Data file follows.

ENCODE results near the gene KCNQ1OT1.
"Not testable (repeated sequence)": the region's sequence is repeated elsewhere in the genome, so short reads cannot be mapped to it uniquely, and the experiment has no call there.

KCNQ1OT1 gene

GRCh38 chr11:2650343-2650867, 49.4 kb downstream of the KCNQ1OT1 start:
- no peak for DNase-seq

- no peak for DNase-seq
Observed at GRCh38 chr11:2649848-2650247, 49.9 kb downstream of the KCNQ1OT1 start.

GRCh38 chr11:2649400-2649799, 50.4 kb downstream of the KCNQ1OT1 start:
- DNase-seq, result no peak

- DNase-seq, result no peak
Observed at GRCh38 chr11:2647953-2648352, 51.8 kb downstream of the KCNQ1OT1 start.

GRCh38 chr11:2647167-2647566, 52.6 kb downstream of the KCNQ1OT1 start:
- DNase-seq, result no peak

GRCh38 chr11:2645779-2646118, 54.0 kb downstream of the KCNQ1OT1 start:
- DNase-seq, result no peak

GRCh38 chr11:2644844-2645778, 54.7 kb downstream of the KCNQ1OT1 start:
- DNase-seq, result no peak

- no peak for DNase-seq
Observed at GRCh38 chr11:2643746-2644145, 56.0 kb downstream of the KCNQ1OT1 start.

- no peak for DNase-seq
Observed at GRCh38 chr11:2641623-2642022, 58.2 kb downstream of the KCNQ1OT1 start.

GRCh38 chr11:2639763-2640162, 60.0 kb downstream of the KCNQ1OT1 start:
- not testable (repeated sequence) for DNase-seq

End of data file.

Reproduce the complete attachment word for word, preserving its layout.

ENCODE results near the gene KCNQ1OT1.
"Not testable (repeated sequence)": the region's sequence is repeated elsewhere in the genome, so short reads cannot be mapped to it uniquely, and the experiment has no call there.

KCNQ1OT1 gene

GRCh38 chr11:2650343-2650867, 49.4 kb downstream of the KCNQ1OT1 start:
- no peak for DNase-seq

- no peak for DNase-seq
Observed at GRCh38 chr11:2649848-2650247, 49.9 kb downstream of the KCNQ1OT1 start.

GRCh38 chr11:2649400-2649799, 50.4 kb downstream of the KCNQ1OT1 start:
- DNase-seq, result no peak

- DNase-seq, result no peak
Observed at GRCh38 chr11:2647953-2648352, 51.8 kb downstream of the KCNQ1OT1 start.

GRCh38 chr11:2647167-2647566, 52.6 kb downstream of the KCNQ1OT1 start:
- DNase-seq, result no peak

GRCh38 chr11:2645779-2646118, 54.0 kb downstream of the KCNQ1OT1 start:
- DNase-seq, result no peak

GRCh38 chr11:2644844-2645778, 54.7 kb downstream of the KCNQ1OT1 start:
- DNase-seq, result no peak

- no peak for DNase-seq
Observed at GRCh38 chr11:2643746-2644145, 56.0 kb downstream of the KCNQ1OT1 start.

- no peak for DNase-seq
Observed at GRCh38 chr11:2641623-2642022, 58.2 kb downstream of the KCNQ1OT1 start.

GRCh38 chr11:2639763-2640162, 60.0 kb downstream of the KCNQ1OT1 start:
- not testable (repeated sequence) for DNase-seq